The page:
Federal Reserve Chairman Jerome Powell will make his semiannual visit to Capitol Hill this week, testifying before both the Senate and the House of Representatives as the central bank battles inflation and navigates the most aggressive pace of monetary-policy tightening in decades.
Powell’s back-to-back congressional appearances Tuesday and Wednesday follow the bank’s release last week of its Monetary Policy Report, which it submits to Congress twice a year.
While the hearings are nominally focused on the path forward for monetary policy, lawmakers are likely to question Powell on a broad range of subjects, from the rate-hike path and the economic outlook to debt-ceiling matters, regulatory issues, and the idea of a central-bank digital currency.
Given current economic volatility, and concerns about a potential recession, Powell is likely to be asked by both Republicans and Democrats how the Fed will navigate its dual mandate, which requires it to balance price stability with full employment. Steven Pavlick, head of policy with Renaissance Macro, says he sees an “important debate” playing out about the two during the hearing.
“You’re going to have Republicans pushing for Powell to emphasize the price stability [side] to still get inflation down to its 2% target,” Pavlick said on his firm’s podcast on Monday. “The Democrats we see emphasizing more of the employment side of the mandate and looking to maybe politically pressure Powell to slow the pace of further increases.”
The hearings come at a pivotal time for monetary policy. The Fed raised interest rates eight times over the past year, and is on track to continue tightening policy at its next meeting in two weeks. So far, its actions have had less of an impact on inflation than most economists expected: The consumer price index is up 6.4% year-over-year, and unemployment is at a remarkably low 3.4%.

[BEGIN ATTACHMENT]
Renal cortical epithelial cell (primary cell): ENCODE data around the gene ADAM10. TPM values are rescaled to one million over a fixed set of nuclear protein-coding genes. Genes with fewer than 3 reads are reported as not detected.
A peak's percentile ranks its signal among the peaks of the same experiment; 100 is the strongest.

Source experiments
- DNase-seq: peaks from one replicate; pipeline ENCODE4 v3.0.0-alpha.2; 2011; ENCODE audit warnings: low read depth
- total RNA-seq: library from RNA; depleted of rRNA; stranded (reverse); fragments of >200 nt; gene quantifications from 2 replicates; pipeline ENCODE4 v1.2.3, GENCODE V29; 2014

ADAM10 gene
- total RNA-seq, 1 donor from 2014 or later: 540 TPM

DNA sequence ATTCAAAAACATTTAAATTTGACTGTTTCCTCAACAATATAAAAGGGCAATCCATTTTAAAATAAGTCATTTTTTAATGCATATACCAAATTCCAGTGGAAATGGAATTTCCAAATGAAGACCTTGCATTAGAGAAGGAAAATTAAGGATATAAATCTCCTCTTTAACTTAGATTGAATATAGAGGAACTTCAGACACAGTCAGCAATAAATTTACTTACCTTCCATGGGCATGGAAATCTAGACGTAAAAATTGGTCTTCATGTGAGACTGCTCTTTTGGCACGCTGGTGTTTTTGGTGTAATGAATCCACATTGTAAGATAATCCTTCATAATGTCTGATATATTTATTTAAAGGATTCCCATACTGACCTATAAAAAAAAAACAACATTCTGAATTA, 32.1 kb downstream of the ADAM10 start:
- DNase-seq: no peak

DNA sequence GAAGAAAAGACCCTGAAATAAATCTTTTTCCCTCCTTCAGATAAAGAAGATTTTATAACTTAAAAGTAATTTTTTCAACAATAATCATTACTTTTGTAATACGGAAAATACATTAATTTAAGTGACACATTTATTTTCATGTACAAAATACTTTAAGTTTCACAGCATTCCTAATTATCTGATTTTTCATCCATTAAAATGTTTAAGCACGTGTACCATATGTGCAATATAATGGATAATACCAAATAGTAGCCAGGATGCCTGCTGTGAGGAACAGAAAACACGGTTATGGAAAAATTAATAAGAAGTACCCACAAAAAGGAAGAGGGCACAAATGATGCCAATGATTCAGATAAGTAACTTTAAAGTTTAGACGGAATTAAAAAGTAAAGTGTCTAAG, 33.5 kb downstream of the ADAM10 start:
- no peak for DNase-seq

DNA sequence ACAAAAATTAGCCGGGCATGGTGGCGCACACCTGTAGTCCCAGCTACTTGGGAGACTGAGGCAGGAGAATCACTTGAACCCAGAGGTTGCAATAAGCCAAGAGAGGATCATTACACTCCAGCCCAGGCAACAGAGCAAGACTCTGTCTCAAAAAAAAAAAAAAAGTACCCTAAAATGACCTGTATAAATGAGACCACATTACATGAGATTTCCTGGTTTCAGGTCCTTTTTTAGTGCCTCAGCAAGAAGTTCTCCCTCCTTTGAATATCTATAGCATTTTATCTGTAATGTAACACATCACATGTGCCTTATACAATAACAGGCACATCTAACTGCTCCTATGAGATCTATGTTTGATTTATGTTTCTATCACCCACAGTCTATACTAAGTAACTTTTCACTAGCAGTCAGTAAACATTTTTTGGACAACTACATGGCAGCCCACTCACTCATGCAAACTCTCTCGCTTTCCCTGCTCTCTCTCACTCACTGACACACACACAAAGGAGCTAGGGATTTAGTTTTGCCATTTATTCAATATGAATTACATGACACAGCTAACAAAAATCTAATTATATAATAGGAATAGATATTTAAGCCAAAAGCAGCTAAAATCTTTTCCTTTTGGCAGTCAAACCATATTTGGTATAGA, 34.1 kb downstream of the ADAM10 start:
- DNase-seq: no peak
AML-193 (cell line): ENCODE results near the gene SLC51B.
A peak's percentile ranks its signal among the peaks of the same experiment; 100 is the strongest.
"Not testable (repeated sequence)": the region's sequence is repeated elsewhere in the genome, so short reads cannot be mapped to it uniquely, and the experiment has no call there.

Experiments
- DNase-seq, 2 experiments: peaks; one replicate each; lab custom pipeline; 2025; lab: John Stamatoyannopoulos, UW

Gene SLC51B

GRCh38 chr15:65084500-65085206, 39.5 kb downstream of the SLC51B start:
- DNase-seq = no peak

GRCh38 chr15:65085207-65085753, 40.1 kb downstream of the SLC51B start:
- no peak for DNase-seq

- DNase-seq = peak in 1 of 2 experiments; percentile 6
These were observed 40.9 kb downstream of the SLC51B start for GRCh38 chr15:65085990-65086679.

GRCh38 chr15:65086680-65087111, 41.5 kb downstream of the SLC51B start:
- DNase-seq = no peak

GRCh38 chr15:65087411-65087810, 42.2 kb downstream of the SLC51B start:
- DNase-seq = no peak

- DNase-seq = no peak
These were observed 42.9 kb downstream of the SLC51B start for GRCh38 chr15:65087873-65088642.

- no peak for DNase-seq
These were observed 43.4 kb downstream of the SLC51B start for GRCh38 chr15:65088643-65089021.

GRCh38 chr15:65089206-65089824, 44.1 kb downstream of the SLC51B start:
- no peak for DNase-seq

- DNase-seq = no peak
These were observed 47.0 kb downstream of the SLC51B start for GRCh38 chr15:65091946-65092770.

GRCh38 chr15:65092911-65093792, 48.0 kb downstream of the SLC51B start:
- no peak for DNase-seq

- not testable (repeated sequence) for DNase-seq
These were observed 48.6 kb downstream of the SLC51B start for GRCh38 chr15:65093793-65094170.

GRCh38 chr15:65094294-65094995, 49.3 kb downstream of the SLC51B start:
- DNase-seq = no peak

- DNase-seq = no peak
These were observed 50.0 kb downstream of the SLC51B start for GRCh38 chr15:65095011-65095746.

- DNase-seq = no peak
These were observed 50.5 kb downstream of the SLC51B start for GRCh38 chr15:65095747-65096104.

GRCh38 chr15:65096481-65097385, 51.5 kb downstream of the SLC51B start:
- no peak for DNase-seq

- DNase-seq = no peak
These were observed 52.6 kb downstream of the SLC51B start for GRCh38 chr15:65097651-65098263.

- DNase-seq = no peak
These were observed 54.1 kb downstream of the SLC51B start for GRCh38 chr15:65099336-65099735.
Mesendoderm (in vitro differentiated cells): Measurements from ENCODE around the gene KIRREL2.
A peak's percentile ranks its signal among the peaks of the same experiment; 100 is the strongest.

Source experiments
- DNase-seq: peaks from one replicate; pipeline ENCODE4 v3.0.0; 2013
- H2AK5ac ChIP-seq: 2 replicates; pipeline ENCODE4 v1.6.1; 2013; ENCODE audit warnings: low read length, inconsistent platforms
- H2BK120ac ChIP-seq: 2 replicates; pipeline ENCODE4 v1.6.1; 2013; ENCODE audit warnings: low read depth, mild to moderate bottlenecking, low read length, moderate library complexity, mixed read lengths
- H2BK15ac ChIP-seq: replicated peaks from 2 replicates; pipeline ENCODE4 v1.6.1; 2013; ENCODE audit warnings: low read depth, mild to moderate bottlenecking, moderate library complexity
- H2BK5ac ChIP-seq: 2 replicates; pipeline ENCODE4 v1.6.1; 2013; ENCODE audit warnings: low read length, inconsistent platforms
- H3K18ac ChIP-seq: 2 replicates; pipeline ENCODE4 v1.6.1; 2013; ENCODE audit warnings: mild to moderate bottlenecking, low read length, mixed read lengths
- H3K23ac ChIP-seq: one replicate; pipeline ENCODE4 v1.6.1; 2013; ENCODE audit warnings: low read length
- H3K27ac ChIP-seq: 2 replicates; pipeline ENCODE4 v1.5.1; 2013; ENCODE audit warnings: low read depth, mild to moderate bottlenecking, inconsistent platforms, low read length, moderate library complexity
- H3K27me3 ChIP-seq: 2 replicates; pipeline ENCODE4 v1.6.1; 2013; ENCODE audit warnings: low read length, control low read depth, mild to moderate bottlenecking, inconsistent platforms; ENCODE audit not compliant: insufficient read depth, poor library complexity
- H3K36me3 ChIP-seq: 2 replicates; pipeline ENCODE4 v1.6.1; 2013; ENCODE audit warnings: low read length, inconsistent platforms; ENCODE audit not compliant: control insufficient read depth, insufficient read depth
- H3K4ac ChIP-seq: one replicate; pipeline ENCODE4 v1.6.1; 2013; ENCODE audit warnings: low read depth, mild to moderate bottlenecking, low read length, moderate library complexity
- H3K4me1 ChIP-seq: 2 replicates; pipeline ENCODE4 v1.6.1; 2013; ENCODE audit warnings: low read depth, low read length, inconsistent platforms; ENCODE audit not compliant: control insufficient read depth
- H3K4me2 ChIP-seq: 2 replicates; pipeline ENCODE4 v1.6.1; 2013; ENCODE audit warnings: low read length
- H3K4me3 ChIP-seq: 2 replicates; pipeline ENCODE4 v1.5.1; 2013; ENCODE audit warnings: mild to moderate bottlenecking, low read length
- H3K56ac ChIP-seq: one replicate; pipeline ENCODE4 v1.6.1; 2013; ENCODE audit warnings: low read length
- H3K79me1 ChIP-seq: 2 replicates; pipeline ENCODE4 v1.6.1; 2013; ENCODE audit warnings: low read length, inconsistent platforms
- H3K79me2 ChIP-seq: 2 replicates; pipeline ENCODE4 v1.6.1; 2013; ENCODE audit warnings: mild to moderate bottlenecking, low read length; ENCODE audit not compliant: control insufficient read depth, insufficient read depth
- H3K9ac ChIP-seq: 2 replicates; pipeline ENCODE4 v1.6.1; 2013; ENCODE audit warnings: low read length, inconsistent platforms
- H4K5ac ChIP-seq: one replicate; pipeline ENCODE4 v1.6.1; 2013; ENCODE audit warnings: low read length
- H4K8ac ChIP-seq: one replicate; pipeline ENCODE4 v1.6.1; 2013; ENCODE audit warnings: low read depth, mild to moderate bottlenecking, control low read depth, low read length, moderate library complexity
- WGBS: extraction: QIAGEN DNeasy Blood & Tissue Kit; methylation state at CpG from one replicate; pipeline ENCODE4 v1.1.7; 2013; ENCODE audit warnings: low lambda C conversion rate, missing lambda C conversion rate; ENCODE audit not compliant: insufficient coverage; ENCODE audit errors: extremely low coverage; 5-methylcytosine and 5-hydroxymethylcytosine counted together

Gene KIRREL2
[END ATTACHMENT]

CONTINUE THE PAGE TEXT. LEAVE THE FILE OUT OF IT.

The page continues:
The question now is whether and when the Fed should pause its tightening efforts. Some economists and lawmakers are growing concerned that the cumulative impact of the Fed’s actions has yet to fully trickle down through the economy, and that further rate hikes could go too far, thereby causing a recession. Stopping too soon, however, could allow inflation to become more entrenched in the economy and therefore harder to bring down.
Powell is also likely to face questions about the Congressional debate over lifting the government’s debt ceiling. The U.S. reached its borrowing limit in January, meaning Congress will be forced to act to raise the country’s debt limit—a move akin to raising the spending limit on a consumer credit card—before this summer, or risk a government default.
In the past, Powell has sought to keep the Fed out of the highly political debate over the debt ceiling while warning that failing to act would carry dire economic consequences.
“There’s only one way forward here, and that is for Congress to raise the debt ceiling so that the United States government can pay all of its obligations when due,” Powell said in February, adding that “any deviations from that path would be highly risky and that no one should assume that the Fed can protect the economy from the consequences of failing to act in a timely manner.”
Powell’s testimony before the Senate Banking Committee kicks off at 10 a.m. Tuesday and will be livestreamed here. He will testify before the House Financial Services Committee at 10 a.m. Wednesday.
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